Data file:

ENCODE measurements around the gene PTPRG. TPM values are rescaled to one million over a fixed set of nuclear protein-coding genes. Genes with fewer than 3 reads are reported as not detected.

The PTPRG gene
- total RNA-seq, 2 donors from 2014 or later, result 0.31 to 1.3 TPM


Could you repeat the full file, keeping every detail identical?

ENCODE measurements around the gene PTPRG. TPM values are rescaled to one million over a fixed set of nuclear protein-coding genes. Genes with fewer than 3 reads are reported as not detected.

The PTPRG gene
- total RNA-seq, 2 donors from 2014 or later, result 0.31 to 1.3 TPM